Ecological Rights Found. v. EPA, No. 19-04242, 2019 WL 5295124 (N.D. Cal. Oct. 18, 2019) (Seeborg, J.)

Date: 
Friday, October 18, 2019

Ecological Rights Found. v. EPA, No. 19-04242, 2019 WL 5295124 (N.D. Cal. Oct. 18, 2019) (Seeborg, J.)

Re:  Action challenging rule updating processes and guidelines by which EPA would manage FOIA requests

Disposition:  Granting defendant's motion to transfer; transferring case to District Court for District of Columbia

  • Litigation Considerations, Venue and Removal:  The court holds that "[t]he factors balanced above demonstrate that, while [plaintiffs] reasonably brought their lawsuit in the Northern District of California, the EPA has now presented more compelling reasons for the case to be transferred."  The court relates that "[t]he parties do not dispute that both the Northern District of California and the District of Columbia are proper venues for this case."  The court considers factors favoring transfer, first finding that "the factual and legal overlap between the cases is significant" because "[a]ll three cases are challenging the process by which the Rule was promulgated, as well as some of the [substantive] changes it makes, under various provisions of the APA and the FOIA."  "The courts handling each of the cases will thus need to apply the same statutes to the same Administrative Record and answer many of the same questions."  "A situation where the Northern District of California finds the Rule acceptable under the APA and the FOIA and the District of Columbia does not, or vice versa, would leave the parties without real guidance about how to act."  "Another factor favoring transfer, albeit less strongly, is relative court congestion."  "The statistics provided by the parties demonstrate D.D.C. is less congested than the Northern District of California by almost every measure."  The court then considers factors disfavoring transfer, first finding that "Plaintiffs' strongest argument for keeping the case in this district is, somewhat circuitously, that they would prefer to litigate here."  "That concern is not insignificant, especially given that both [plaintiffs] are headquartered in this district."  "That deference, however, is somewhat diminished given that the facts giving rise to the litigation did not occur in this district."  Additionally, the court finds that "this is not a 'local' controversy; this district does not have any special interest in the outcome of this litigation."  "Another consideration disfavoring transfer, albeit much less weightily than plaintiffs suggest, is the ease of access to sources of proof."  "The parties seem to agree that the Administrative Record and the relevant statutory provisions, all of which are available electronically, are the only evidence that will be needed to decide this case."  The court lastly finds that "the districts’ relative familiarity with the law" and "convenience of the parties" are relatively neutral in this case.  Overall, the court finds that, "[e]valuating all the factors holistically, . . . only two meaningfully favor transfer and two disfavor it."  "Of these, court congestion (favors transfer) and convenience of witnesses (disfavors transfer) essentially balance each other out in degree."  "The strongest argument disfavoring transfer – the plaintiffs' choice of forum – is minimized in that the facts underlying the case did not arise in this district; put differently, this district has no special interest in the litigation."  "The strongest argument favoring transfer – the possibility of consolidation with [two other cases] – is thus significant enough to overcome that weakened presumption, given the risk of not only inefficient litigation but also inconsistent judgments."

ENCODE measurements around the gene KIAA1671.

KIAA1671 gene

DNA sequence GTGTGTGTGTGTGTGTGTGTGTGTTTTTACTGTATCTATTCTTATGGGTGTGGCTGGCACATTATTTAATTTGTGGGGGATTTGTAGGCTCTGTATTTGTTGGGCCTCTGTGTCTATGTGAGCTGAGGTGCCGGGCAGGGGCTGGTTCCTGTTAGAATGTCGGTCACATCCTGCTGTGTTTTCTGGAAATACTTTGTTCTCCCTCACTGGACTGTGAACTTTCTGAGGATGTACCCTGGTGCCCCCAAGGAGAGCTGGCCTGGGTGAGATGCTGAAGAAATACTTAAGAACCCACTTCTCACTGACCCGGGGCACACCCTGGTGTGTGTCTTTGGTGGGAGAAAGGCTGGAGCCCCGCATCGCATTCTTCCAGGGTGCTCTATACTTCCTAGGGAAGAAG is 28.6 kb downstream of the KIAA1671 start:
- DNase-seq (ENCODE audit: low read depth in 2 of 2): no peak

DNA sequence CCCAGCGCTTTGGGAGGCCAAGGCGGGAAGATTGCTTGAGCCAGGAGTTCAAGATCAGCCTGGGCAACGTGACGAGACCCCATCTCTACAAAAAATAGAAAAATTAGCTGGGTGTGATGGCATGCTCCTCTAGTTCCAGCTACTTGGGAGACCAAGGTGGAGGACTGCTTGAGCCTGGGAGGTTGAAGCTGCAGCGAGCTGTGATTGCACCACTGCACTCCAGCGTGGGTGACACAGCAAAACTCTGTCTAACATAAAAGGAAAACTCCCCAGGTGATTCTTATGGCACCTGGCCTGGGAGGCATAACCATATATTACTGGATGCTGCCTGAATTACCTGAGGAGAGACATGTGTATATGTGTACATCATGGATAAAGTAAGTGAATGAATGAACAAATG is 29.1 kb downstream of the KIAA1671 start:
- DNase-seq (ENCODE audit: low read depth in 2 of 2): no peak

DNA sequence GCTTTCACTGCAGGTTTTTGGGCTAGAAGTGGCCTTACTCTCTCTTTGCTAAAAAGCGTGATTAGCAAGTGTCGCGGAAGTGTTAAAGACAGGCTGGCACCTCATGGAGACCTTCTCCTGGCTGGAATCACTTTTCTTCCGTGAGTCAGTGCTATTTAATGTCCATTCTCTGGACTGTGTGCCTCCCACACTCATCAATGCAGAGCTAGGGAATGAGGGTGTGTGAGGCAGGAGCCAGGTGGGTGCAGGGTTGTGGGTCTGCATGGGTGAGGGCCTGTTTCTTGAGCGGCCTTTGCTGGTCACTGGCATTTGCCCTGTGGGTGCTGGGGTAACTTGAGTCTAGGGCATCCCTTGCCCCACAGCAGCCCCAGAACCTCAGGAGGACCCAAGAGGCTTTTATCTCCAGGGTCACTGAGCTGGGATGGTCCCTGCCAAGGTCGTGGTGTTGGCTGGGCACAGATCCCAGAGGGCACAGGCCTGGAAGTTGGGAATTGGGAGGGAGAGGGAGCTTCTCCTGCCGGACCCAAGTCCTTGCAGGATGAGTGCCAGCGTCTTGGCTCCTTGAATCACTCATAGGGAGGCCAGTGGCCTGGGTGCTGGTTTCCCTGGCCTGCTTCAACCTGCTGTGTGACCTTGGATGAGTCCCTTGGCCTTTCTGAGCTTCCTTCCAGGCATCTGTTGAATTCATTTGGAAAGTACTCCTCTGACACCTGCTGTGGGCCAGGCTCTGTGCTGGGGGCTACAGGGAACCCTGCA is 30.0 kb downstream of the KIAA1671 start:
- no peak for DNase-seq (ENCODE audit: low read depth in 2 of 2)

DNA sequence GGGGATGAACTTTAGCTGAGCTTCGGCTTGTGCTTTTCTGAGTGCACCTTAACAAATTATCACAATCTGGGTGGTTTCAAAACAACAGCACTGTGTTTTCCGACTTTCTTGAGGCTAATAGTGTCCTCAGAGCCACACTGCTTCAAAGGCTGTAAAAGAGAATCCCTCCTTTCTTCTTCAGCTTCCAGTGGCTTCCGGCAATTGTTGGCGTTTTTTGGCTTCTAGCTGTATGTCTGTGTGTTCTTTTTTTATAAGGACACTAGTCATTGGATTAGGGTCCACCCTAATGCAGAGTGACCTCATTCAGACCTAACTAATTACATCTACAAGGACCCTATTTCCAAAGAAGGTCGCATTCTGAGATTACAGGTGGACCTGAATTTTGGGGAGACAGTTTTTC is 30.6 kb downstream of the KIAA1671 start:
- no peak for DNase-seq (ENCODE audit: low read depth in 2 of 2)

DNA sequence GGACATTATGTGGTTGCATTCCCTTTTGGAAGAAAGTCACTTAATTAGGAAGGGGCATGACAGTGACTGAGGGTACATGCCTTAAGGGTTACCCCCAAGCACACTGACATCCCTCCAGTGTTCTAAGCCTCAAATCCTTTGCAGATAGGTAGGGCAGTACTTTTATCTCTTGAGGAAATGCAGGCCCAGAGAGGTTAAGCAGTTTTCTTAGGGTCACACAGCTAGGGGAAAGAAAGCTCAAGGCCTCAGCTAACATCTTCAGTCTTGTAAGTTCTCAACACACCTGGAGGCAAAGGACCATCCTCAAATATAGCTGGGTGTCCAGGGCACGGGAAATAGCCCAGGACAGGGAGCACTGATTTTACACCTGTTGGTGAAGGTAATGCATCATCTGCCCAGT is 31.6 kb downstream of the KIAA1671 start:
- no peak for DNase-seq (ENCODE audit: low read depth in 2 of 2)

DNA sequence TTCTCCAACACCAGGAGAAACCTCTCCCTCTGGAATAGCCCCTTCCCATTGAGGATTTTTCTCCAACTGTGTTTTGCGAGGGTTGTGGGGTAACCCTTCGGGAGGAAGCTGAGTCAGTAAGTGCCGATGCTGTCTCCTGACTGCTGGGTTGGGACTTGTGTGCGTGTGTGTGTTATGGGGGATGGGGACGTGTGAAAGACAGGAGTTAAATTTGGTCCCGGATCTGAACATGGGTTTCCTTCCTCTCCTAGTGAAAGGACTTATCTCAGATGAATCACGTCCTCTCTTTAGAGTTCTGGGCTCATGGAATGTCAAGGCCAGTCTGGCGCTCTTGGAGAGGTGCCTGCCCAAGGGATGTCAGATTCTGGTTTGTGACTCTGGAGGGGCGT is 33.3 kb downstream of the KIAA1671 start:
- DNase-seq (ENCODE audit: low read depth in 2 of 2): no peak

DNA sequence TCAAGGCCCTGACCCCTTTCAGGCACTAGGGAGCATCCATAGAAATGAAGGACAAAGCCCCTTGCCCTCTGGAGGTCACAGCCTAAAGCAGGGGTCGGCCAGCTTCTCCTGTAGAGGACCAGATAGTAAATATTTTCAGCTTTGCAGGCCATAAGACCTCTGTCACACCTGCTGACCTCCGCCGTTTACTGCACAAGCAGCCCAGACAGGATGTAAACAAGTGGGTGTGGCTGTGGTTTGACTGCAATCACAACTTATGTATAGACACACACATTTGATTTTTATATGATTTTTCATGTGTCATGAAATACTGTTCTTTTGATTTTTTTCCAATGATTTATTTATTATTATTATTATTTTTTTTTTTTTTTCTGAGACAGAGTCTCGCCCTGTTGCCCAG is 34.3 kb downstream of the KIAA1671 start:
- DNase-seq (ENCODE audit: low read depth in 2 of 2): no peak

Topic: 
District Court
Litigation Considerations
Venue
Updated November 1, 2019